In 1987, I got sober. In 1990, with the law degree I’d earned while drinking, I landed a job as an attorney and started making money for the first time I my life. In 1994, I quit that job in order to embark on the precarious vocation of a writer. In 1996, I converted to Catholicism and joined the Church.
To quit that job as a lawyer was one of the biggest leaps into the unknown, requiring the most heart, of my life. I gave up making $72,000 a year with benefits. I made almost no money from creative writing for the first ten years. I supported myself with a part-time job writing legal motions and briefs. I have never for one second wavered from the knowledge that my decision was right, nor have I for one second regretted it.
Since then, I have, however, become increasingly fascinated by the “economy” described in the Gospels—the parable of the prodigal son (Luke 15:11–32); the worker who comes late to the vineyard and receives the same pay as those who came early (Matthew 20:1–16); the familiar “No one can serve two masters. He will either hate one, and love the other; or be devoted to one, and despise the other. You cannot serve God and mammon” (Matthew 6:24).
In fact, Christ had reams to say about money, earning, vocation. “It is harder for a rich man to enter the kingdom of heaven than for a camel to pass through the eye of a needle.” “Don’t worry about what you are to eat and what you are to wear, your Heavenly Father knows what you need before you ask him.” “Regard the lilies of the field.” “Blessed are the poor.” “Give the hungry some of your bread and the naked some of your clothing.” “Take with you no purse or bag or sandals.” “If a man asks for your tunic, give him your cloak also.”
While the Church allows for ownership of private property, in a doctrine called “The Universal Destination and the Private Ownership of Goods” she also makes clear that the goods of creation are for the whole human race.
In the beginning God entrusted the earth and its resources to the common stewardship of mankind to take care of them, master them by labor, and enjoy their fruits. The goods of creation are destined for the whole human race. However, the earth is divided up among men to assure the security of their lives, endangered by poverty and threatened by violence. The appropriation of property is legitimate for guaranteeing the freedom and dignity of persons and for helping each of them to meet his basic needs and the needs of those in his charge. It should allow for a natural solidarity to develop between men.
The right to private property, acquired or received in a just way, does not do away with the original gift of the earth to the whole of mankind. The universal destination of goods remains primordial, even if the promotion of the common good requires respect for the right to private property and its exercise.
During his public life, Christ himself seems to have owned few to no private goods and also to have been entirely unconcerned with money. He seems to have carried no money on his person. When he needed a coin for the temple tax, he told Peter to go catch a fish and open its mouth and there he would find a coin. Judas, the one who would betray him, was also the one who kept the purse was probably no accident.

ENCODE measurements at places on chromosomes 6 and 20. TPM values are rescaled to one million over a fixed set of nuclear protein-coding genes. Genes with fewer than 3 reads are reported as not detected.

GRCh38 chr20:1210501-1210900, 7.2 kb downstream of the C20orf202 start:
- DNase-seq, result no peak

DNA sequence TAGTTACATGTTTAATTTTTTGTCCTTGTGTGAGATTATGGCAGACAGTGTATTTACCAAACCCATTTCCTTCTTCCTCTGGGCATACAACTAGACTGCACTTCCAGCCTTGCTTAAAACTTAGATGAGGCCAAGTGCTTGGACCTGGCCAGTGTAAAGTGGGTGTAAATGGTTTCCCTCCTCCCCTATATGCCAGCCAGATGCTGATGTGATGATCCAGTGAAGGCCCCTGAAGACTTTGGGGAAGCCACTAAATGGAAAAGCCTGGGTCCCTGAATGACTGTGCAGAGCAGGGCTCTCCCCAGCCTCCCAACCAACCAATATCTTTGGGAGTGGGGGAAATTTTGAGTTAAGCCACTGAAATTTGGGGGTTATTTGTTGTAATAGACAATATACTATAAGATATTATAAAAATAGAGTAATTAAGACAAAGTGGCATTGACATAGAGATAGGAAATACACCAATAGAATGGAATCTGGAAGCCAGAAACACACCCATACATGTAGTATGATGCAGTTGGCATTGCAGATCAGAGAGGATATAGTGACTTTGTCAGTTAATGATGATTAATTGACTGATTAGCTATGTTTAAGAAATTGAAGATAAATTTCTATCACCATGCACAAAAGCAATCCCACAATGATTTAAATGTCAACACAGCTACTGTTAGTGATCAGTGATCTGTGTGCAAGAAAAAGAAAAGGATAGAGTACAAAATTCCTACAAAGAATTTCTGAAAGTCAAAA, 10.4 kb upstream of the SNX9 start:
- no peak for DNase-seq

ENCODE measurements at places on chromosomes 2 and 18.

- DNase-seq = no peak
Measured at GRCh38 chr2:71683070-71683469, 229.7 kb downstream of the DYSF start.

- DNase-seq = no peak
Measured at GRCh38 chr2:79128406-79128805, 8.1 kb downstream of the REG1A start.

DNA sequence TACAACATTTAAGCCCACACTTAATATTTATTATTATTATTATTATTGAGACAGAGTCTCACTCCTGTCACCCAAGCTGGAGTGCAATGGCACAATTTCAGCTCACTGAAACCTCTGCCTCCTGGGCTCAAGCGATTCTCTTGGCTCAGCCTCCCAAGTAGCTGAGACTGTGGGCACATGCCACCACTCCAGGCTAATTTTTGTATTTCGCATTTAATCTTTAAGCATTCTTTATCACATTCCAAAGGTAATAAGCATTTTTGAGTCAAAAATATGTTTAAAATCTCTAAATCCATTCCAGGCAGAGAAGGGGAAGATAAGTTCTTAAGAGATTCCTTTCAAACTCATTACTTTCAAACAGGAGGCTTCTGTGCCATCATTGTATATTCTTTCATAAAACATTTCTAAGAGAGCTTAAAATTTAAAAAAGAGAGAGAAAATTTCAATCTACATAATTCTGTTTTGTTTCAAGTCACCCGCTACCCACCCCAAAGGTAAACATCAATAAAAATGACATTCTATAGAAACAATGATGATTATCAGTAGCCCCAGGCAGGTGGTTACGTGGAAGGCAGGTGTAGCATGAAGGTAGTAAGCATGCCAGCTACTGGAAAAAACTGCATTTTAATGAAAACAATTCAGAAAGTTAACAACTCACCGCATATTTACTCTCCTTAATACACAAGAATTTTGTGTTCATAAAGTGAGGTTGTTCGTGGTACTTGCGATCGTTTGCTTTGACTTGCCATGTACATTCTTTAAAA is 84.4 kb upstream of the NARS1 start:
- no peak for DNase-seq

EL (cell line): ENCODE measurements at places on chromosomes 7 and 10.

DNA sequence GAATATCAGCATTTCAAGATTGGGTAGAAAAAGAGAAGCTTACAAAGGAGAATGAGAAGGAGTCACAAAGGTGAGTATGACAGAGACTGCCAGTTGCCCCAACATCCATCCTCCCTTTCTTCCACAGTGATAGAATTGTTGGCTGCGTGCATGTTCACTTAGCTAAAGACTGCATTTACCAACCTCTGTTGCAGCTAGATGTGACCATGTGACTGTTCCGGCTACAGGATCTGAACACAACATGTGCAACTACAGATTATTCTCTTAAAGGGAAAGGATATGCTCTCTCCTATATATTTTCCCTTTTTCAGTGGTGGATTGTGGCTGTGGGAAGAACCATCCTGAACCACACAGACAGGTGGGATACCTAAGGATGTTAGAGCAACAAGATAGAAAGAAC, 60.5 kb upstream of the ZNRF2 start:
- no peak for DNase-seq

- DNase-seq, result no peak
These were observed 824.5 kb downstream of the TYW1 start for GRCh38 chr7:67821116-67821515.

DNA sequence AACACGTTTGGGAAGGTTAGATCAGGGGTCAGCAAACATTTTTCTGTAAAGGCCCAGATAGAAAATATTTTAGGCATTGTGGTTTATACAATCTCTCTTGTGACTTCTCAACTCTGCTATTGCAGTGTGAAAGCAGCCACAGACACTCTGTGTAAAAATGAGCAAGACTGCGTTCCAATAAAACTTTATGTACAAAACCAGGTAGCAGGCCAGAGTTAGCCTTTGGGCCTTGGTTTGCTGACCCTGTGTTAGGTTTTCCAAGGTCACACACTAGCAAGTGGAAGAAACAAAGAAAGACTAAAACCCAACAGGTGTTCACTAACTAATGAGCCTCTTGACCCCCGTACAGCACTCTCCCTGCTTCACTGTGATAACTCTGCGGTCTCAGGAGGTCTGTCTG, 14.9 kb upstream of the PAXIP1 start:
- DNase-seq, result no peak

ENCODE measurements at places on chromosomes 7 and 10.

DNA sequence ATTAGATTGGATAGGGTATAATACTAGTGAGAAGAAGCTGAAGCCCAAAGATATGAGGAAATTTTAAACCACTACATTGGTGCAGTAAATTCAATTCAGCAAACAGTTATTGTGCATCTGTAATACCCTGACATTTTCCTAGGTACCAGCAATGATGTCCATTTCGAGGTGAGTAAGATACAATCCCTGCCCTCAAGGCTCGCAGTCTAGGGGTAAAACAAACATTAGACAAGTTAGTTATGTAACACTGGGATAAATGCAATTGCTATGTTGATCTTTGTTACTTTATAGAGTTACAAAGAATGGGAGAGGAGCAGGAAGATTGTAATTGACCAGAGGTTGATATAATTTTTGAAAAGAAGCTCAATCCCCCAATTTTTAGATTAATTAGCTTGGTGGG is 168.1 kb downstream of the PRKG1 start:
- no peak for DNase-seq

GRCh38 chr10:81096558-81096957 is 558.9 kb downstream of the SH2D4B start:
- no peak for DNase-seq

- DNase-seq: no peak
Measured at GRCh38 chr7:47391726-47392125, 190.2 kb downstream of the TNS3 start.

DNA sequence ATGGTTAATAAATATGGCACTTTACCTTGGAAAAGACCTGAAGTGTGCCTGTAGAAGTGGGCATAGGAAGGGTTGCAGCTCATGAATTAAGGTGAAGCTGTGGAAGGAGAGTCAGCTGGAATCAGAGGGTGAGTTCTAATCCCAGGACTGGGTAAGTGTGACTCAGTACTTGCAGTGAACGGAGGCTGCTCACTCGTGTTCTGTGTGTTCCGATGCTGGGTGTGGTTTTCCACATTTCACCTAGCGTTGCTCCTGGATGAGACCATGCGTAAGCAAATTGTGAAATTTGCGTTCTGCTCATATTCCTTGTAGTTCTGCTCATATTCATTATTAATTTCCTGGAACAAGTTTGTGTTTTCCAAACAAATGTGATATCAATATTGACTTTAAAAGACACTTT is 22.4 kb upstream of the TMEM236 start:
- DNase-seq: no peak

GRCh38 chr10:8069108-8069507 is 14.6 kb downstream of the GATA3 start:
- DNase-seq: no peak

Jesus didn’t despise money; he just didn’t think about money, or at least he didn’t worry about money. He seemed to live in supreme confidence that money would come if and when it was needed.
But Christ had lived for thirty years prior to that. He came from a family that was poor and marginalized. He worked with his hands, presumably beside his father, as a carpenter. He didn’t pull the parable of the workers in the vineyard, the parable of the unjust steward, or the parable of the talents out of thin air.
He’d worked for rich people who had stiffed him, for wealthy merchants who drove a hard bargain, for homeowners who tried to wring out of him every last shekel and never offered him so much as a glass of water while he toiled in the hot sun.
Like us, he had to negotiate contracts, prices, working hours, benefits. Like us, he worked at times, out of necessity, for liars, profiteers, and cheats. Like us, he lived in a time when people tried to make God into a product, a package, a marketing opportunity.
He drove the money-changers out of the temple with a whip. He knew human nature well.
But like his mother, he also pondered these things in his heart. He knew there will always be money-changers in the temple but he also knew that in the Gospel economy, nothing from love is ever wasted: not one lost coin, not a single wandering sheep, not one hair from our heads.
He lifted sore-covered Lazarus from his station by the gate to heaven, while the rich man suffered the torments of hell. He praised the Good Samaritan who bound up the wounds of a stranger and bought him a room for the night. He loved the one who gave much because she had been forgiven much. He marveled at the generosity of spirit in the widow who gave her last two mites.
Clearly, to live with little more than we need is part of the basic Gospel call. Christ helped the deaf to hear, the blind to see, the lame to walk, and the paralytic to get up off his mat. But all those people wanted, desperately, to be healed. Christ can only heal us when we’ve acknowledged how very blind we are, how very deaf, how very paralyzed.
The Gospel journey is precisely about cultivating the desire, the humility, the courage, and the love to uncover these unconscious wounds and self-defeating patterns that can dictate the course of our lives. We get to take a look at our resentments, our fears, the people to whom we owe amends. We get to invite God into every area of our lives—especially the parts that are most conflicted, the most wounded.